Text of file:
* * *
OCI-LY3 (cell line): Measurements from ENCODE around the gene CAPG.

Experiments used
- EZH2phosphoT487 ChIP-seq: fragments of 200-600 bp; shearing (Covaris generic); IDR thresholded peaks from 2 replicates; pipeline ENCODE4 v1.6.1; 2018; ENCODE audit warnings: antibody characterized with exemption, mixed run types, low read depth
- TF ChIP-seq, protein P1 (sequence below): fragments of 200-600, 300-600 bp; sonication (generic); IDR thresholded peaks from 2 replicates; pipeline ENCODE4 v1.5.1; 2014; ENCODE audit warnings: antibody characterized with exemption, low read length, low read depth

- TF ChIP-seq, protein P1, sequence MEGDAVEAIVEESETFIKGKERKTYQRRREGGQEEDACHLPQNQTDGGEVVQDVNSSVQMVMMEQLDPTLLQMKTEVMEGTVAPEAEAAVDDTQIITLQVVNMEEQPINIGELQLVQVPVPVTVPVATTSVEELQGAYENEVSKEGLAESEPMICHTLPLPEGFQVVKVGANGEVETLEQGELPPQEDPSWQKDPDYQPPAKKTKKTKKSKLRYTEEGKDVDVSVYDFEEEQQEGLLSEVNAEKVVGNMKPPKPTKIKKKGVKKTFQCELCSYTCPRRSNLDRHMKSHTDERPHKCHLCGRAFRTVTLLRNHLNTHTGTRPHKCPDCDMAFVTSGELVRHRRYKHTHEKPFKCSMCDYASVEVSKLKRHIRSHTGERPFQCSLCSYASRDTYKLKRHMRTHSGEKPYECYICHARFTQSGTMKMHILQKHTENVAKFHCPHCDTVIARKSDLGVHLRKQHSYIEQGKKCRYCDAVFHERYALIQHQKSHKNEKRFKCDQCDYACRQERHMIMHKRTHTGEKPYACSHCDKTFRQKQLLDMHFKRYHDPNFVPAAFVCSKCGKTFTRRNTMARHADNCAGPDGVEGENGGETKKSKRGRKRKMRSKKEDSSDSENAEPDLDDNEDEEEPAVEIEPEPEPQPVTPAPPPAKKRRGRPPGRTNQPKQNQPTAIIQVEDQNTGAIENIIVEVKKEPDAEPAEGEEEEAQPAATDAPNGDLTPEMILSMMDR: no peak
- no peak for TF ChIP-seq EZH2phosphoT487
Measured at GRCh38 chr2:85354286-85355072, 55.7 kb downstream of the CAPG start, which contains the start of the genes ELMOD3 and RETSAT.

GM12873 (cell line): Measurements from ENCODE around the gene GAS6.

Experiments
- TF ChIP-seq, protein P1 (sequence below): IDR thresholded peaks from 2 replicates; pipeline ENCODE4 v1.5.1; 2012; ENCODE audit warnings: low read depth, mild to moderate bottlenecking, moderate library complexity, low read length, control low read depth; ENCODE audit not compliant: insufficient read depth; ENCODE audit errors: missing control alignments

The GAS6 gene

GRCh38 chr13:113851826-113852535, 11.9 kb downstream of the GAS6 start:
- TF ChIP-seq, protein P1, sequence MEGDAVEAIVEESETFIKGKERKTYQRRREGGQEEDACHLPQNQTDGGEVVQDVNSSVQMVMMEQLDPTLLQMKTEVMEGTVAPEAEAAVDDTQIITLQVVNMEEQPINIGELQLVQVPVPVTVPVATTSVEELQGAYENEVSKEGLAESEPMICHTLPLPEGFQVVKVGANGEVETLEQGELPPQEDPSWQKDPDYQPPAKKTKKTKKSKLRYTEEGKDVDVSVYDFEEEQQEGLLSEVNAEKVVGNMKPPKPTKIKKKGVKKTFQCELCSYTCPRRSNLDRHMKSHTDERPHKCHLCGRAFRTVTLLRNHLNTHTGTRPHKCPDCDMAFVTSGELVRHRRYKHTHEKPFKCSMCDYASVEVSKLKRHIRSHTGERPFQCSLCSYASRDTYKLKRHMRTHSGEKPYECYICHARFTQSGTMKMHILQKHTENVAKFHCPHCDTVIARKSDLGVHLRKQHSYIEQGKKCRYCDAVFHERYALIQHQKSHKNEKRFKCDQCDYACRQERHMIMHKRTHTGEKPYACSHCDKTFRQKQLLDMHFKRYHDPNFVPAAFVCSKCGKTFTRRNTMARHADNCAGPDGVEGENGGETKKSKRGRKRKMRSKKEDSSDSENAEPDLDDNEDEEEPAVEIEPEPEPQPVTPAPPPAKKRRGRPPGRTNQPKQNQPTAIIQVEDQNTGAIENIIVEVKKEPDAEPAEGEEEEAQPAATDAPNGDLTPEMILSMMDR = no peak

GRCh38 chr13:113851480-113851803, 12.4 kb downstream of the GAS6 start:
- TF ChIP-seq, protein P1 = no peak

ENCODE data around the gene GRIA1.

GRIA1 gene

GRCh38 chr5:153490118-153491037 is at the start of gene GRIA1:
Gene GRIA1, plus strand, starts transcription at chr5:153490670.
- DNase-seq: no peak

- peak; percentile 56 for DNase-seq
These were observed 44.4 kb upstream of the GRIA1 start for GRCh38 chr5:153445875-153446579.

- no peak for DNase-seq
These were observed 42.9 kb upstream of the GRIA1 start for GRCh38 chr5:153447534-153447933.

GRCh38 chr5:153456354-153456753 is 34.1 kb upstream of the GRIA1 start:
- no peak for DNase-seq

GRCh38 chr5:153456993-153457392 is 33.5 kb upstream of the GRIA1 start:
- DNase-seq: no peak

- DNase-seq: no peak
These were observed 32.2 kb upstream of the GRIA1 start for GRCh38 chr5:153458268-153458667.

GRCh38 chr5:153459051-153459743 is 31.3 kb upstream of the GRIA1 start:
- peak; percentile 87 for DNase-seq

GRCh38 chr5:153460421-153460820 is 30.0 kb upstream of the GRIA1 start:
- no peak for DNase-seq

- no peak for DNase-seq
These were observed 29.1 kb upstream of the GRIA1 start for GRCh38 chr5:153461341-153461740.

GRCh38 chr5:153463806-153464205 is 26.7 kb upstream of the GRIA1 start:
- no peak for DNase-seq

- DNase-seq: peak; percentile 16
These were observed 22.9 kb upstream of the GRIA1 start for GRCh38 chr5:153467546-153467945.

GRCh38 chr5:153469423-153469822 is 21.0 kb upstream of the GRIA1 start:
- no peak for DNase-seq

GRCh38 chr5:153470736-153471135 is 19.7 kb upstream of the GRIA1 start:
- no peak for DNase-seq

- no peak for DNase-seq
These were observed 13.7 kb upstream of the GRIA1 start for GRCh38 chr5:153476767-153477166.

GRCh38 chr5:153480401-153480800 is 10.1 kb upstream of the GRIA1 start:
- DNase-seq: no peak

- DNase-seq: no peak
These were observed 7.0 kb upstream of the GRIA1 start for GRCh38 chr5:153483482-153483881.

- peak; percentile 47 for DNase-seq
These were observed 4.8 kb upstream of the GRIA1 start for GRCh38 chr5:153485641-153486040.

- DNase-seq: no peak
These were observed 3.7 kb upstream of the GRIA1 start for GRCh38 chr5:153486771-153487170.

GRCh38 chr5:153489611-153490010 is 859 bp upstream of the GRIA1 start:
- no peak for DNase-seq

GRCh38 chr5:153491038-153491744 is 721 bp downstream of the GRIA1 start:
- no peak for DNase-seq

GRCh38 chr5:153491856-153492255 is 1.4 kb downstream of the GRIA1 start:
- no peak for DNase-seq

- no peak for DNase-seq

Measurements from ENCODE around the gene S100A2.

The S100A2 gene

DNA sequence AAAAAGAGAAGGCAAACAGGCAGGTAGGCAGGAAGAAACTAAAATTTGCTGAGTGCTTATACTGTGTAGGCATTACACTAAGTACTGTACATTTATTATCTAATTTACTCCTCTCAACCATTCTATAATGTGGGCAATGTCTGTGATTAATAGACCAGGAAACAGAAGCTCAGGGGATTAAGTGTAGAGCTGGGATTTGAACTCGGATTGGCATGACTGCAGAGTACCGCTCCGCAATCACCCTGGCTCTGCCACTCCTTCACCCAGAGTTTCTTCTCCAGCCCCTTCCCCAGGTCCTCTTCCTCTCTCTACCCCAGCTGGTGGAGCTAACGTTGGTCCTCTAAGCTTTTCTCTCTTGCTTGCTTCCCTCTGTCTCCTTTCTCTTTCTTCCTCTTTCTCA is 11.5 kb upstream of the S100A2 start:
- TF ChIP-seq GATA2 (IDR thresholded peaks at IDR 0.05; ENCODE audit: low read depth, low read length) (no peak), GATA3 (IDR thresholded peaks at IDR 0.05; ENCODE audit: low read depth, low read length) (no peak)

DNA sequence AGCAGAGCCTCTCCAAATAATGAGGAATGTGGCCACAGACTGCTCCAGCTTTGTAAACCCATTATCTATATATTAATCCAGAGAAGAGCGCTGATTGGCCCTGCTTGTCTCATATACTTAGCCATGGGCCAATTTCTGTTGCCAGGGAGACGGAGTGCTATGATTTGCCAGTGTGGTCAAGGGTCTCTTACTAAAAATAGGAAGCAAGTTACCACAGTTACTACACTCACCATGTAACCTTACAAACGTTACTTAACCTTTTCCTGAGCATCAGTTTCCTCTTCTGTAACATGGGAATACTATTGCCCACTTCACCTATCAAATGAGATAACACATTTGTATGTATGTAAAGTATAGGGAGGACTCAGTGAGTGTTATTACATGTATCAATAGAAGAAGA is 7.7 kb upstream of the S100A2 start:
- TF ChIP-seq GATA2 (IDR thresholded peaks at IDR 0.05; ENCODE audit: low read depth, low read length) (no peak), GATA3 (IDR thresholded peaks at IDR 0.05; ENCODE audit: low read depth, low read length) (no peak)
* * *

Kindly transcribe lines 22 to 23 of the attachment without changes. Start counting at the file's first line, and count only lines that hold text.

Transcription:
These were observed 44.4 kb upstream of the GRIA1 start for GRCh38 chr5:153445875-153446579.

- no peak for DNase-seq